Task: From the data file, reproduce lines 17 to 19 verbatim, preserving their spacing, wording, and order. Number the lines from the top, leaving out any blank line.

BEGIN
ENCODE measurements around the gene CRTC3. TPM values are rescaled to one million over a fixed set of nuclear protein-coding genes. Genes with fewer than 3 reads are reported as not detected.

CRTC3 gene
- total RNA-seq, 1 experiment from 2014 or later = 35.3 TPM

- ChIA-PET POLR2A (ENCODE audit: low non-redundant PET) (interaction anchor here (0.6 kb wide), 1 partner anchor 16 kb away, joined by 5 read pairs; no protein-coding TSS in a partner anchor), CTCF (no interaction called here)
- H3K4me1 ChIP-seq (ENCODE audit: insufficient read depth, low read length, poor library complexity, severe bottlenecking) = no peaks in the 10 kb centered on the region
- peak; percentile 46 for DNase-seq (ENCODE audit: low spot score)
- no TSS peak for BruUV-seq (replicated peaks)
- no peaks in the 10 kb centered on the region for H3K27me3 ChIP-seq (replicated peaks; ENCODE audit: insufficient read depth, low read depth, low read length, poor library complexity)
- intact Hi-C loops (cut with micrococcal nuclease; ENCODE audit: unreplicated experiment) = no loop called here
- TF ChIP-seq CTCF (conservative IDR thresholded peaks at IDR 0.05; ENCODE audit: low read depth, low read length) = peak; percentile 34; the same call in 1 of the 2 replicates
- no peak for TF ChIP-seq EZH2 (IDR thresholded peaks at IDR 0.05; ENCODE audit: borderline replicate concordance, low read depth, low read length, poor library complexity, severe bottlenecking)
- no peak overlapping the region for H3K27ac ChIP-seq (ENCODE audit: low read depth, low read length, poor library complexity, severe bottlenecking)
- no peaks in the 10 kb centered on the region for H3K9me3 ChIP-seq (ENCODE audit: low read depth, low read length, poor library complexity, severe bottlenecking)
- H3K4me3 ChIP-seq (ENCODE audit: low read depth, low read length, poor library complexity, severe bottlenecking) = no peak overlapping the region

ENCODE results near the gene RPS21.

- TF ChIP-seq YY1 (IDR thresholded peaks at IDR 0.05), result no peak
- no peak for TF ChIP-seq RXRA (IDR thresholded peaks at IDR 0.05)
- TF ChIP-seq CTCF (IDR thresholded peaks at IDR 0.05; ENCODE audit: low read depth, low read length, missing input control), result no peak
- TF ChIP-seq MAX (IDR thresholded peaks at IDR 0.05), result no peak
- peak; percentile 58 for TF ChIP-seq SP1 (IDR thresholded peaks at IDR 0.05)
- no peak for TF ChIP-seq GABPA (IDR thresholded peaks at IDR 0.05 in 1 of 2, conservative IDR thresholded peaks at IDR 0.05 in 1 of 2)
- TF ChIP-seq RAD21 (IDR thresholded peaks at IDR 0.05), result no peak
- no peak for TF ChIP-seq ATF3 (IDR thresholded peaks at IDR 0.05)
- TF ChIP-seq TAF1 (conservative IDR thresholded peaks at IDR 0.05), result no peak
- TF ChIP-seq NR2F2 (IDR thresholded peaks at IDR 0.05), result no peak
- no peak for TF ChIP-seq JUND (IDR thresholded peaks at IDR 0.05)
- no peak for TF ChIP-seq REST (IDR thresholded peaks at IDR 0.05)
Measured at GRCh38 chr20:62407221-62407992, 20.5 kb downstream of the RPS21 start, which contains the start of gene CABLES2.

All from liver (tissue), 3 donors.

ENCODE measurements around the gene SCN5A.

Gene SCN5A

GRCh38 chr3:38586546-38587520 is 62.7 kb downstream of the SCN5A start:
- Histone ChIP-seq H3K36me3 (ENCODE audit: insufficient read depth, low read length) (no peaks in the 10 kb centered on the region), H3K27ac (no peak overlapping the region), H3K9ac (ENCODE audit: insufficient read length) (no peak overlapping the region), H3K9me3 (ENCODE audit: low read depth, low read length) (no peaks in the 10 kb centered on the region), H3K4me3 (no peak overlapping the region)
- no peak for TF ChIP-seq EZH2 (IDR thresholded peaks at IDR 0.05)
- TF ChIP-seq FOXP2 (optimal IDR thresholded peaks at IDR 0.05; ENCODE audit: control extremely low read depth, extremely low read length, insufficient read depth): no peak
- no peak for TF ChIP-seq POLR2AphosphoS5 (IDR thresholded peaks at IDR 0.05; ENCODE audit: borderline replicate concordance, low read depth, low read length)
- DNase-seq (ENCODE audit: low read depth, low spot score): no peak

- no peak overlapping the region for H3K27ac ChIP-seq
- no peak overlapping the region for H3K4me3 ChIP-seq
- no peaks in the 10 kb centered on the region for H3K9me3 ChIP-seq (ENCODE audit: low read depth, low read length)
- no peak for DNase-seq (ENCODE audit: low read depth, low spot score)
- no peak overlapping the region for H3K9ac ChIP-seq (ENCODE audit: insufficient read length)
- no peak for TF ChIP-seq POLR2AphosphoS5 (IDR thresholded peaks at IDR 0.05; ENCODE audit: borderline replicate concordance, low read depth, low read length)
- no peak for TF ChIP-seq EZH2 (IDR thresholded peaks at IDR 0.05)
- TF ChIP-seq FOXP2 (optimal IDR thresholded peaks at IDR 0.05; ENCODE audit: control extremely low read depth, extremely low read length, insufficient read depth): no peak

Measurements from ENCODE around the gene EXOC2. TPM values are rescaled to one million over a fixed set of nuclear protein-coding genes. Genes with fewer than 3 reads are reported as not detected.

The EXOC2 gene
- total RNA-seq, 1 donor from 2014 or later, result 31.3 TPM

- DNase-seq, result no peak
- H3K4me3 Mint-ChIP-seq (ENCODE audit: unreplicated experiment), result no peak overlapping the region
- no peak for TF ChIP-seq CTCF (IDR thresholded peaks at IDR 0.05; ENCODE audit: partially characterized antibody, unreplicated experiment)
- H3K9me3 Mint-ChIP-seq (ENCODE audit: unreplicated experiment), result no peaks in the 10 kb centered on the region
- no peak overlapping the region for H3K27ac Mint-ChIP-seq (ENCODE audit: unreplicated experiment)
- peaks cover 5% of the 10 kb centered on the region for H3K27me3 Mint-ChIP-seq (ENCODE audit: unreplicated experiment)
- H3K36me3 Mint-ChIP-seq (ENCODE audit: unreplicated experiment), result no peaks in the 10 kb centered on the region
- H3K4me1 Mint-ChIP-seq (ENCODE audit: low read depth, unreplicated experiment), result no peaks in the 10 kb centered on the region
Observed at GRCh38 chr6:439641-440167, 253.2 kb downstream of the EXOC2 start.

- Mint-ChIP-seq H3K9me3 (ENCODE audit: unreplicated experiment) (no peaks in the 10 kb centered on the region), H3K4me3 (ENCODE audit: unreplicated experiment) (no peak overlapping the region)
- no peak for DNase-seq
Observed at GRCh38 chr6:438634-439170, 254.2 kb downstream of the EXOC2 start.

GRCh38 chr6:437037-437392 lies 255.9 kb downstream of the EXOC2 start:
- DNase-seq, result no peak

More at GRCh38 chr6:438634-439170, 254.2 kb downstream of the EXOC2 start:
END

- no peak for TF ChIP-seq RXRA (IDR thresholded peaks at IDR 0.05)
- TF ChIP-seq CTCF (IDR thresholded peaks at IDR 0.05; ENCODE audit: low read depth, low read length, missing input control), result no peak
- TF ChIP-seq MAX (IDR thresholded peaks at IDR 0.05), result no peak